Vera Twomey, mother of Ava and medicinal marijuana advocate, began a camp out last week at the gates of Leinster House. This protest aimed at ensuring her seven year old daughter Ava, would receive access to cannabidiol (CBD) oil to treat her rare illness, Dravets syndrome. While this protest has received huge media coverage, it is only one, in a long-list of reports, articles and statements which suggest reform is imminent. Entrepreneurial opportunities will accompany legislative reform, but how will this product be introduced to the Irish market?
So, How Will Medicinal Marijuana be Licensed?
According to the Health Products Regulatory Authority (HRPA), treatment will soon be available to a limited number of medical conditions. Products containing CBD are not considered “controlled drugs” and can be provided under existing legislation. However, the HRPA state their is a lack of robust data and until this issue ratified, legislative reform cannot occur. The HRPA also recommend a monitored treatment program should be introduced for the first five years, should legislation be augmented.
Which Laws Dictate Use of Medicinal Marijuana?
- Health Act (1947)
- Poisons Act (1961)
- Medical Preparations Regulations (1970)
- Misuse of Drugs Act (1977,1984)
- EU and other International Regulations
- Criminal Justice Act (1994)
How Will Medicinal Marijuana be Introduced to Ireland?
No national government in Europe supports legalization of cannabis sale for recreational use, and all countries have prison sentences for illegal supply. However, several draft laws have been proposed to national parliaments in the last few years, as well as some initiatives in regions or cities that were rejected at national level.
In the Netherlands, coffee shops are outlets for the sale and (often on-site consumption) of cannabis, which started to appear in the 1970s. They are licensed by the municipality, and about two-thirds of Dutch municipalities do not allow them. There were 591 coffee shops in 2014, with nearly one third in Amsterdam; numbers have been falling since 2000. Sale and personal possession is punishable by imprisonment under Dutch law, but coffee shops are tolerated provided they adhere to strict criteria published in a directive of the public prosecutor. However, there is no toleration of production of the stock, creating a legal anomaly known in the Netherlands as the ‘back door problem’.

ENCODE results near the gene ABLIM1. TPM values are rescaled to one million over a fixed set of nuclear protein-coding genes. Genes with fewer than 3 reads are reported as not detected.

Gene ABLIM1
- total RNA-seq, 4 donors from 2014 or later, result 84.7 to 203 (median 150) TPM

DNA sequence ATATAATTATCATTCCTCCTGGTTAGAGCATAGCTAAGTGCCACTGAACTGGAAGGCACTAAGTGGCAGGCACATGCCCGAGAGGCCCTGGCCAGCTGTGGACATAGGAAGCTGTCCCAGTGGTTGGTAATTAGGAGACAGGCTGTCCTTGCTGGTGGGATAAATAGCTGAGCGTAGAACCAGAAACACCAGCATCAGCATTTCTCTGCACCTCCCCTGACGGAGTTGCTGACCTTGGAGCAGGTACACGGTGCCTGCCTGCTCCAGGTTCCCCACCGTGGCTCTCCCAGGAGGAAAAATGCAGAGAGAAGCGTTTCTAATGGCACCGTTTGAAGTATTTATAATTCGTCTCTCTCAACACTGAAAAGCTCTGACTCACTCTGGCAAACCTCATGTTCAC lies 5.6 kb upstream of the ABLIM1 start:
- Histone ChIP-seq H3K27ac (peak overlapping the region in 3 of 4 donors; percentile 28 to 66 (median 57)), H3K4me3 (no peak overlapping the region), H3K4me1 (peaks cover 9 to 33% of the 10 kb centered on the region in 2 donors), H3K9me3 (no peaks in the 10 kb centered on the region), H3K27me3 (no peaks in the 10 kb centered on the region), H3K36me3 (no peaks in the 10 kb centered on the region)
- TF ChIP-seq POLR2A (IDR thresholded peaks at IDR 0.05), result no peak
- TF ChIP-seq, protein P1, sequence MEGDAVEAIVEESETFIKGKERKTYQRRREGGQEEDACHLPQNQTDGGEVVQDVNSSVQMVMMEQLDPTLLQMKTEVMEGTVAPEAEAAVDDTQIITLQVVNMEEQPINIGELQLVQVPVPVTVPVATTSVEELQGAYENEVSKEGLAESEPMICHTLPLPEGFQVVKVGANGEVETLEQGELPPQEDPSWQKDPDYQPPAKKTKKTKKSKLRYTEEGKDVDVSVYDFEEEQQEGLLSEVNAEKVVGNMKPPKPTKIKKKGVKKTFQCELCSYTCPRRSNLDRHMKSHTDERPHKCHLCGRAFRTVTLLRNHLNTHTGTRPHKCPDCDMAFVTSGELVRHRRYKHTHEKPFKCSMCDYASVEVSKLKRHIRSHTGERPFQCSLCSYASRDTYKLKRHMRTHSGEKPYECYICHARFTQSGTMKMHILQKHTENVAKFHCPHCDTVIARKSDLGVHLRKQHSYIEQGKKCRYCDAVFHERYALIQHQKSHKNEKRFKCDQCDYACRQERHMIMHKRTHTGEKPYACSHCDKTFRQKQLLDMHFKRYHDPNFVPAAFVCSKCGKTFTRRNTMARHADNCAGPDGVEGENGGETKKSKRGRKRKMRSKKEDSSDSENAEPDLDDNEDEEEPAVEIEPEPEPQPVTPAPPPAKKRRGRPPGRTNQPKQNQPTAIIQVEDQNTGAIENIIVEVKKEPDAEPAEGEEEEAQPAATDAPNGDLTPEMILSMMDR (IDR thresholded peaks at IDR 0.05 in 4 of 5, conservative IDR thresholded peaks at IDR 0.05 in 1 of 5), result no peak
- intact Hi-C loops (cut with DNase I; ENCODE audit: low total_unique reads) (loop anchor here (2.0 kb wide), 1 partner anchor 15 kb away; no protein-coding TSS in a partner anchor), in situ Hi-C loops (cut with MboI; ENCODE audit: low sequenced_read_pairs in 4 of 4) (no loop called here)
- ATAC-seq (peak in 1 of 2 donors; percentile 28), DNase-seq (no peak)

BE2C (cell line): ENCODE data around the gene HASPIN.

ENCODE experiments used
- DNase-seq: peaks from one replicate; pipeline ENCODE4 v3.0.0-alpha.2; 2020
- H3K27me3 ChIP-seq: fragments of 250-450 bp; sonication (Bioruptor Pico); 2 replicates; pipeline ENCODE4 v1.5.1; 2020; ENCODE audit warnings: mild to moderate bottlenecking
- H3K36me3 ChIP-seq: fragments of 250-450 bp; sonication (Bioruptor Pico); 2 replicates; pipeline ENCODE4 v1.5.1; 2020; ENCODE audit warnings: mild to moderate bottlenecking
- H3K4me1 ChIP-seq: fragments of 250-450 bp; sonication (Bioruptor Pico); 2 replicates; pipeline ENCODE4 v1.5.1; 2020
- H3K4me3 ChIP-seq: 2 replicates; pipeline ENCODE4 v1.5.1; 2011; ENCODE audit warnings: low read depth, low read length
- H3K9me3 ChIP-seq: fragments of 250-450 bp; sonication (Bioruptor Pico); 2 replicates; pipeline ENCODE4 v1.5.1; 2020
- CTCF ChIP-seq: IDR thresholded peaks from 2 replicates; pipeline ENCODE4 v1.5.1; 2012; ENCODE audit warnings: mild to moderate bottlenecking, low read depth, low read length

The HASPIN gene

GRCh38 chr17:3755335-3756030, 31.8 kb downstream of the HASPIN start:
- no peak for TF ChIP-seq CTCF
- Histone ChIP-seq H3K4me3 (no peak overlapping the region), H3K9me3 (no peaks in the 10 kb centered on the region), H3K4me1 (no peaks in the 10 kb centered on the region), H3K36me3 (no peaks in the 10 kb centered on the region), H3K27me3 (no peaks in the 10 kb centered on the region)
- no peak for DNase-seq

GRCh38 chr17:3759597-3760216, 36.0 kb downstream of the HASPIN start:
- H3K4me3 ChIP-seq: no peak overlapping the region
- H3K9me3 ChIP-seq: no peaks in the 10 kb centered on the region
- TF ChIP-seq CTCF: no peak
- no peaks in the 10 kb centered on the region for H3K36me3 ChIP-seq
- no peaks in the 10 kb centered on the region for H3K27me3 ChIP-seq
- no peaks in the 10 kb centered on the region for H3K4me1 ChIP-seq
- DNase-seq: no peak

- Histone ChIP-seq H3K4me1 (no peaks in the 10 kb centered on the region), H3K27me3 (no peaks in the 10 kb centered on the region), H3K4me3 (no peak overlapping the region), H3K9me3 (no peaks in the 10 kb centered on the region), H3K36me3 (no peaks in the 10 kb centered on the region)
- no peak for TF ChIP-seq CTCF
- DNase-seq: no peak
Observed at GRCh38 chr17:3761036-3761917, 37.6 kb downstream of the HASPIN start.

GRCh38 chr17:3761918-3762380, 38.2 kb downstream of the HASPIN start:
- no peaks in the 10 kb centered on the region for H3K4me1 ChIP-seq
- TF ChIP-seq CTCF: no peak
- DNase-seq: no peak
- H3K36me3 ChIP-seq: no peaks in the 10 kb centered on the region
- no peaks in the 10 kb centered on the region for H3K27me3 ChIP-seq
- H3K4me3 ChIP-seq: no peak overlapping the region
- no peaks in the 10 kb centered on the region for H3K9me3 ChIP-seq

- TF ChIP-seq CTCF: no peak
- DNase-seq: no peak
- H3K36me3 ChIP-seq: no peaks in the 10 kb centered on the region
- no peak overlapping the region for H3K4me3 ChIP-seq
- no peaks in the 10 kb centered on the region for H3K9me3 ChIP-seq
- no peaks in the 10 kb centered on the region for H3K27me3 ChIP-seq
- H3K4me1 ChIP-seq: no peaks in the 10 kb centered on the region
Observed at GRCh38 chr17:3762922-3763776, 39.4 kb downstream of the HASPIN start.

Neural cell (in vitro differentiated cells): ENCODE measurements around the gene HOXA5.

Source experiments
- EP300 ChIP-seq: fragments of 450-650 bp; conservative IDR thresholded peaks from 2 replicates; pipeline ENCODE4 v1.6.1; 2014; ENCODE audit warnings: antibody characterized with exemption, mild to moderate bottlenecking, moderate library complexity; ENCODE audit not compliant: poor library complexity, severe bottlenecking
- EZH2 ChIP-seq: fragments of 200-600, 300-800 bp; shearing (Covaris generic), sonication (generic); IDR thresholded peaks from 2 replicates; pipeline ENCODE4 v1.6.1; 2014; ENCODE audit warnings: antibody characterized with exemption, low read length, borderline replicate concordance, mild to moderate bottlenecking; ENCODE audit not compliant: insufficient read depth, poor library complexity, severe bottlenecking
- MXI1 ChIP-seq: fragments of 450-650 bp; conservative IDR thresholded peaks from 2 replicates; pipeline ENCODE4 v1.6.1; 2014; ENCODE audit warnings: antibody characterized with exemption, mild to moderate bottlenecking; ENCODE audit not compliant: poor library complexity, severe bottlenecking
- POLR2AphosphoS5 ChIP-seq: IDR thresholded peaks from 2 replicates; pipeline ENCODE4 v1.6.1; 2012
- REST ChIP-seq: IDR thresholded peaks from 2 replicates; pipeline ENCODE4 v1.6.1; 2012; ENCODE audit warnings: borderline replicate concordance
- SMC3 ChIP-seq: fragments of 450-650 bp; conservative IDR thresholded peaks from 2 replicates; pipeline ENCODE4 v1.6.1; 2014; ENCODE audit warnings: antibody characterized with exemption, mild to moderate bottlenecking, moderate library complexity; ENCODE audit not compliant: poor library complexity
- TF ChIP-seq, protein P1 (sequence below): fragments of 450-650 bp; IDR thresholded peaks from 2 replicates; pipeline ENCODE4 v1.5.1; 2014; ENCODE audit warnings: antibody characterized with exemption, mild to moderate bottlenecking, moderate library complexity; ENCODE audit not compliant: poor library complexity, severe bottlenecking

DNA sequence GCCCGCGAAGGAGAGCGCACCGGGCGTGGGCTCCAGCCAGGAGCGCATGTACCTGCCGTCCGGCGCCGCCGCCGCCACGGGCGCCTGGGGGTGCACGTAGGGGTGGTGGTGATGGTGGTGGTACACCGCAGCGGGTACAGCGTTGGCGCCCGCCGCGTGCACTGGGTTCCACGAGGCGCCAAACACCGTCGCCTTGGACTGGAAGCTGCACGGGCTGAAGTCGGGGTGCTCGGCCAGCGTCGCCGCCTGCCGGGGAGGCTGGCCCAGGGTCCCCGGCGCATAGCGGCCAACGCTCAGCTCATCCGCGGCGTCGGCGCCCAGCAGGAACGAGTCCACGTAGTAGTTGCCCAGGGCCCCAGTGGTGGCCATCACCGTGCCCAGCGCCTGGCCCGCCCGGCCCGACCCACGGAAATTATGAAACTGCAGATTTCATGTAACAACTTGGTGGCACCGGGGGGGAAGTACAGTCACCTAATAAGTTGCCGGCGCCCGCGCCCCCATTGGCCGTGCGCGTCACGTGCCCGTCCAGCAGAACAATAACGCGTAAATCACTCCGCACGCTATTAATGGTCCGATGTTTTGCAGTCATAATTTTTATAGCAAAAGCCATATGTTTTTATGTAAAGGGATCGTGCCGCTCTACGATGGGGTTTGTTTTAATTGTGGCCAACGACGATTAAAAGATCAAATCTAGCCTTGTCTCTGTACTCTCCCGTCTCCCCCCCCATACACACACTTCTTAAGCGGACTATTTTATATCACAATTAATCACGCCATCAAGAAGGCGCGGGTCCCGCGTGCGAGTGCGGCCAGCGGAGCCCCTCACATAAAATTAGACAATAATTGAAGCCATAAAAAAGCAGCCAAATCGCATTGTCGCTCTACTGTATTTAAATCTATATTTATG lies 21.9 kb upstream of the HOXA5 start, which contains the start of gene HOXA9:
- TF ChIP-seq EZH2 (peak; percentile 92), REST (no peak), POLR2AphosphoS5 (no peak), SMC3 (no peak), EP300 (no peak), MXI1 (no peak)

Cannabis Social Clubs
In a number of European countries, groups of users have formed ‘cannabis social clubs’. They claim that, in principle, if cultivation of one cannabis plant is tolerated for one person’s use, then 20 plants together might be tolerated for a club of 20 people. No national government in Europe accepts this, though some regions in Spain have attempted to pass regulations to limit the proliferation of such clubs. In 2015, the Spanish Supreme Court clearly stated that ‘organized, institutionalized and persistent cultivation and distribution of cannabis among an association open to new members is considered drug trafficking’.
GW Pharmaceuticals have recently taken over British Sugar’s 18-Hectare glasshouse in Norfolk and are currently attempting to patent strains of medicinal marijuana. The suspected UK Cannabis Boom may lead to untold medical, economic and social outcomes for the state which will undoubtedly have a knock on effect on Ireland’s legislative stalemate. As major and pharmaceutical companies and start-ups, such GreenLightMedicines, continue to put pressure on the Irish government reform has become an unavoidable outcome.